Having seen Panmunjom from both sides, the thing that comes most readily to mind is the Shakespeare line, “All the world's a stage, And all the men and women merely players.”
On April 27, 2004, I traveled to Panmunjom from Seoul on a grey and dismal day (see my notes from then, Part I, Part II, Part III, Part IV). It seemed fitting weather to visit such a location. On October 16, 2005 I visited Panmunjom from Pyongyang on a bright, sunny day, an odd juxtaposition to my location. Somehow things were dreary on the democratic southern side and cheerful on the socialist northern side.
But one thing struck me most after having been on both sides of the little blue buildings. It is a show. The entire location is a stage, and the actors are there simply to flesh out the narration of the guide.
When I visited the southern side in 2004, I was surprised (and dismayed at the time) to see that there were no north Korean soldiers standing toe-to-toe with their Southern counterparts, just a solitary soldier standing in the shelter of a building, out of the damp chilling air. Yet when I visited the northern side in 2005, it was a Sunday, and there wasn’t a Southern soldier in sight, though there were plenty of North Korean soldiers standing guard.
After our brief lecture, we were shuffled away, and as we left I took a last glance at the dividing line – only to see the guards marching off to a building, having stood there simply for our enjoyment. All the world’s a stage...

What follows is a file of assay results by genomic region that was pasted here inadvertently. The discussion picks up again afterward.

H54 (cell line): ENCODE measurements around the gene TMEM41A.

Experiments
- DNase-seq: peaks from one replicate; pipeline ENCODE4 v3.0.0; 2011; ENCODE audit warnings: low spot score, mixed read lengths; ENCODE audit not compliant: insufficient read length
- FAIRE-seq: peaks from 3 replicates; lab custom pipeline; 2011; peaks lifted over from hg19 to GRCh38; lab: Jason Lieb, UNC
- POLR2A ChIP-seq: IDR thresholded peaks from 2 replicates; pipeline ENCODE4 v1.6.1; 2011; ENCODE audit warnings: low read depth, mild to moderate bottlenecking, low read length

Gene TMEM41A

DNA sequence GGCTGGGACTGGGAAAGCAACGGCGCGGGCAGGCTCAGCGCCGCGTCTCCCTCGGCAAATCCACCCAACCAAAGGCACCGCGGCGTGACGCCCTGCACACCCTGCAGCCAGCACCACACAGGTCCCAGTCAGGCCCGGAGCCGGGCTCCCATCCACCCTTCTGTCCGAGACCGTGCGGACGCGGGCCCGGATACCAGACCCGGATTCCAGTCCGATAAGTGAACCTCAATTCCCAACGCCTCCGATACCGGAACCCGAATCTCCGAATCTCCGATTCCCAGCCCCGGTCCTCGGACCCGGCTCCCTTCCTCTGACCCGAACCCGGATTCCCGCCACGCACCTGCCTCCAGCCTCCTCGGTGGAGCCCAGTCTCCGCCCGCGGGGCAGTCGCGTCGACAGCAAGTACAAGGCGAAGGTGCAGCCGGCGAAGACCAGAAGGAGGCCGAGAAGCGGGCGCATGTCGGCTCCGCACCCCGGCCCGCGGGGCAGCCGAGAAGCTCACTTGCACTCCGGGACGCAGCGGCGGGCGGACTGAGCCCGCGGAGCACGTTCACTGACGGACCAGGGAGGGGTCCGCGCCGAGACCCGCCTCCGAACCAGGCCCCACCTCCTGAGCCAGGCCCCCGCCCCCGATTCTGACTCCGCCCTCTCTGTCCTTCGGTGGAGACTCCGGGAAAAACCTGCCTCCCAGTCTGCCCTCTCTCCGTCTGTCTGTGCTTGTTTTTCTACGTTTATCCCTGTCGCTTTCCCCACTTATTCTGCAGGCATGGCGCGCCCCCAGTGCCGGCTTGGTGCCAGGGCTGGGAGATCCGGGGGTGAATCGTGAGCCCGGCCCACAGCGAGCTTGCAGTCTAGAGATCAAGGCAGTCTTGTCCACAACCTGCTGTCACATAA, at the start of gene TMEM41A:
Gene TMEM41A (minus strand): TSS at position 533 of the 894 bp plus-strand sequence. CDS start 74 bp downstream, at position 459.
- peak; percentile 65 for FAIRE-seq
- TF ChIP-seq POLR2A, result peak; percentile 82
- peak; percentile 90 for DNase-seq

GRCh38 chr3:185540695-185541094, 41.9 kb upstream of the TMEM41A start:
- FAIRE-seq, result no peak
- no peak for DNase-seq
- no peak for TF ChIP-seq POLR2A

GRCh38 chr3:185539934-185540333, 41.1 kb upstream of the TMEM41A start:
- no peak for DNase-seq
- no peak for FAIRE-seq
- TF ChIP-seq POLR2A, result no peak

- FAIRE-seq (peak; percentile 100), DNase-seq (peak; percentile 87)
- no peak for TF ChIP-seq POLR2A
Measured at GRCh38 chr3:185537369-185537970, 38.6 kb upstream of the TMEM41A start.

A few additional, disconnected observations, from my journal...
We stand admiring a large representation of the last signature Kim Il Sung ever signed, allegedly on a document dealing with the national reunification as he prepared his Dacha for the planned visit of then South Korean President Kim Young Sam. A member of the tour lingers too long by the signature, seeking the perfect photograph, and a guard steps up swiftly, his heels clapping against the pavement as his hands clap in loud time with his footfalls, urging us on. Inside the marble building on the Northern side, the stale smell of cigarette smoke permeates the cool, dead space; lingering in the stagnant air. Outside the sun shines on the empty buildings, the air leaving the massive North and South Korean flags at the nearby border cities hanging limpid from their towering poles. Nothing stirs.
There is a peaceful calm that belies our location at the center of one of the last remaining flashpoints of the Cold War. It is hard to imagine the firepower not too distant to our north and south. And yet, being an American tourist on a trip from Pyongyang to Panmunjom, it seems little more “real” a chance of war than it did driving there from Seoul. Is it simply a tourist attraction? Will they set up a concessions stand on the line, selling trinkets of the division, like pieces of concrete from Berlin?